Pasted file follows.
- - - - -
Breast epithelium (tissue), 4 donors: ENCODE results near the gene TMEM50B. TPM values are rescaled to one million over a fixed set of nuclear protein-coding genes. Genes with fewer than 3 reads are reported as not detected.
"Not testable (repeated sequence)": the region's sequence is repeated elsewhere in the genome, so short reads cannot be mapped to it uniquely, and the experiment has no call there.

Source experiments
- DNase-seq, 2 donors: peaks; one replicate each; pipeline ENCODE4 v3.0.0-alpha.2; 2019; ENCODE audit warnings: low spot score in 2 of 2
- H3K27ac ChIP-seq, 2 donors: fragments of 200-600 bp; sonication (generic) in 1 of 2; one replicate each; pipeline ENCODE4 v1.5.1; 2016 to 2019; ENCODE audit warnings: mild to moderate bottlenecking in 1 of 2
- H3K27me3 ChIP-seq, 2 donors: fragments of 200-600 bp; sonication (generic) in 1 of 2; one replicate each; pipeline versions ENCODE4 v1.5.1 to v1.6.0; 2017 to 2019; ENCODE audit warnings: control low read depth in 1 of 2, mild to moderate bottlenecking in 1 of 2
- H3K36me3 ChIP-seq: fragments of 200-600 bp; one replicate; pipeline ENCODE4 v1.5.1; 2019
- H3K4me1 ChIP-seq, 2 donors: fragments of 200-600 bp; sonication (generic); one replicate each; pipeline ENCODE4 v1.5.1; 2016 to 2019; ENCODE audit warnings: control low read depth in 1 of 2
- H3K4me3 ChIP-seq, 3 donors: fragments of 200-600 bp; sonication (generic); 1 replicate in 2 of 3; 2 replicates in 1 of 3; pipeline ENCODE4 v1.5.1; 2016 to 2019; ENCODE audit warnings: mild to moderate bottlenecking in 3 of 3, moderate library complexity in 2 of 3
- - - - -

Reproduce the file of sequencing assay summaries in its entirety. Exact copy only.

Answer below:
Breast epithelium (tissue), 4 donors: ENCODE results near the gene TMEM50B. TPM values are rescaled to one million over a fixed set of nuclear protein-coding genes. Genes with fewer than 3 reads are reported as not detected.
"Not testable (repeated sequence)": the region's sequence is repeated elsewhere in the genome, so short reads cannot be mapped to it uniquely, and the experiment has no call there.

Source experiments
- DNase-seq, 2 donors: peaks; one replicate each; pipeline ENCODE4 v3.0.0-alpha.2; 2019; ENCODE audit warnings: low spot score in 2 of 2
- H3K27ac ChIP-seq, 2 donors: fragments of 200-600 bp; sonication (generic) in 1 of 2; one replicate each; pipeline ENCODE4 v1.5.1; 2016 to 2019; ENCODE audit warnings: mild to moderate bottlenecking in 1 of 2
- H3K27me3 ChIP-seq, 2 donors: fragments of 200-600 bp; sonication (generic) in 1 of 2; one replicate each; pipeline versions ENCODE4 v1.5.1 to v1.6.0; 2017 to 2019; ENCODE audit warnings: control low read depth in 1 of 2, mild to moderate bottlenecking in 1 of 2
- H3K36me3 ChIP-seq: fragments of 200-600 bp; one replicate; pipeline ENCODE4 v1.5.1; 2019
- H3K4me1 ChIP-seq, 2 donors: fragments of 200-600 bp; sonication (generic); one replicate each; pipeline ENCODE4 v1.5.1; 2016 to 2019; ENCODE audit warnings: control low read depth in 1 of 2
- H3K4me3 ChIP-seq, 3 donors: fragments of 200-600 bp; sonication (generic); 1 replicate in 2 of 3; 2 replicates in 1 of 3; pipeline ENCODE4 v1.5.1; 2016 to 2019; ENCODE audit warnings: mild to moderate bottlenecking in 3 of 3, moderate library complexity in 2 of 3